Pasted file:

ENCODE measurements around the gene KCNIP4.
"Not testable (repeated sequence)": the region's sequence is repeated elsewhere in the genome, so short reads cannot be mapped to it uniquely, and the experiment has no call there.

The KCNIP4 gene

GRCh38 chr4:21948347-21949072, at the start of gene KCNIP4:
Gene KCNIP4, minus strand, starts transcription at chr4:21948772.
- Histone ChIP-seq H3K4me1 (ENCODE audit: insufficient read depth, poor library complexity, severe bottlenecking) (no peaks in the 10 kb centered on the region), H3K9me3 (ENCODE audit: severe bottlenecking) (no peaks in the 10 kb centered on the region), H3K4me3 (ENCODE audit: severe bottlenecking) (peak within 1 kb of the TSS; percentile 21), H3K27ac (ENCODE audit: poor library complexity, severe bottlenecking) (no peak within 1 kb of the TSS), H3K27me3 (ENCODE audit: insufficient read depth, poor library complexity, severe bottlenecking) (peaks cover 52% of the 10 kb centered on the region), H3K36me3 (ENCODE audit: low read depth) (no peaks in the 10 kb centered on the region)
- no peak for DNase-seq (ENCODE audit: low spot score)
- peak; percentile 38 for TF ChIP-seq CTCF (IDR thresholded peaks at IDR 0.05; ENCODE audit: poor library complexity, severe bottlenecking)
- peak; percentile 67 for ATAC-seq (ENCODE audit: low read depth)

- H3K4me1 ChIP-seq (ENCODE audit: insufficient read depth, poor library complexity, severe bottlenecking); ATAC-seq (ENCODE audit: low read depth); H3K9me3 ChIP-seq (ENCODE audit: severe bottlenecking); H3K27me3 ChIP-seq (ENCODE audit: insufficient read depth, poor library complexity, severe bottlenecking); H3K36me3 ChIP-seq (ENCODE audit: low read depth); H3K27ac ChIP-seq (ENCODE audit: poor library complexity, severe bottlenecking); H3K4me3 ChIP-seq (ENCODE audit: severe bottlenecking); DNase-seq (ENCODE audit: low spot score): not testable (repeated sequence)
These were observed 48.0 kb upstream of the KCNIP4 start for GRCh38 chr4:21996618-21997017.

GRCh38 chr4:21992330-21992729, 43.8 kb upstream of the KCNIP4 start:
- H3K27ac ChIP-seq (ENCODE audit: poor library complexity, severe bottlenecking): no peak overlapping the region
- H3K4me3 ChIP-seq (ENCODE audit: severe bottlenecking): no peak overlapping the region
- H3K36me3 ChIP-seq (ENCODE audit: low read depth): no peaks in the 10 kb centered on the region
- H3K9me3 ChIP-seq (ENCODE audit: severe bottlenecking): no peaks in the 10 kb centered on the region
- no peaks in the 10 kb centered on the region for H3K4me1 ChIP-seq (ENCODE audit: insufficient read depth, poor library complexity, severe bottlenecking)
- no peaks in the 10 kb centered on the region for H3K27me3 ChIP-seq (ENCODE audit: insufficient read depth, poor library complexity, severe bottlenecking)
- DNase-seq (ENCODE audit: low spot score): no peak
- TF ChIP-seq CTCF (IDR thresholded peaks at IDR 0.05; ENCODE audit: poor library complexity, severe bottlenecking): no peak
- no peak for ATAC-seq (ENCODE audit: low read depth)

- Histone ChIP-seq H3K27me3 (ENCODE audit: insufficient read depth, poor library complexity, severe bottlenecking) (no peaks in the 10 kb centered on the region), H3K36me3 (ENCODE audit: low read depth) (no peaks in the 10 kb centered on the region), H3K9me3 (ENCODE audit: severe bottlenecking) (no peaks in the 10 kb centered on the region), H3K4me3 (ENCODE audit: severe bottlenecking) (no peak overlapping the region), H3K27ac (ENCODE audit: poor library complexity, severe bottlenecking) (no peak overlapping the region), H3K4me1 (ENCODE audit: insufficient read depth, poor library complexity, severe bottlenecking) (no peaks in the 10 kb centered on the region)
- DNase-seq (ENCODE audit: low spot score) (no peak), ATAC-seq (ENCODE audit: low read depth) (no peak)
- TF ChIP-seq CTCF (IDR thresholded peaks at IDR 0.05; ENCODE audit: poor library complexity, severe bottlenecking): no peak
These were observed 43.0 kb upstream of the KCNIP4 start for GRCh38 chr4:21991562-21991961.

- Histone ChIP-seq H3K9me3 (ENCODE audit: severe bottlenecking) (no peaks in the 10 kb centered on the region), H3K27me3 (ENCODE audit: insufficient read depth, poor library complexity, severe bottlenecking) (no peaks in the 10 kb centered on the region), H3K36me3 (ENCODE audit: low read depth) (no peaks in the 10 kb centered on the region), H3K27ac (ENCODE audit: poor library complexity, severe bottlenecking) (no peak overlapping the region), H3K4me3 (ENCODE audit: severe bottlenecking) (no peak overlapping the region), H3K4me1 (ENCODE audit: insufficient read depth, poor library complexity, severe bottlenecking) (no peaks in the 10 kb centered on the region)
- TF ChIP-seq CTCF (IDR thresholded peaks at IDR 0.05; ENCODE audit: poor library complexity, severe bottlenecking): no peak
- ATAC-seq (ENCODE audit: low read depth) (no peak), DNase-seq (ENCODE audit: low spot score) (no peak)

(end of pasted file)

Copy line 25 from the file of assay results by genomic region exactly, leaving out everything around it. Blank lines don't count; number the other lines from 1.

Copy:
These were observed 43.0 kb upstream of the KCNIP4 start for GRCh38 chr4:21991562-21991961.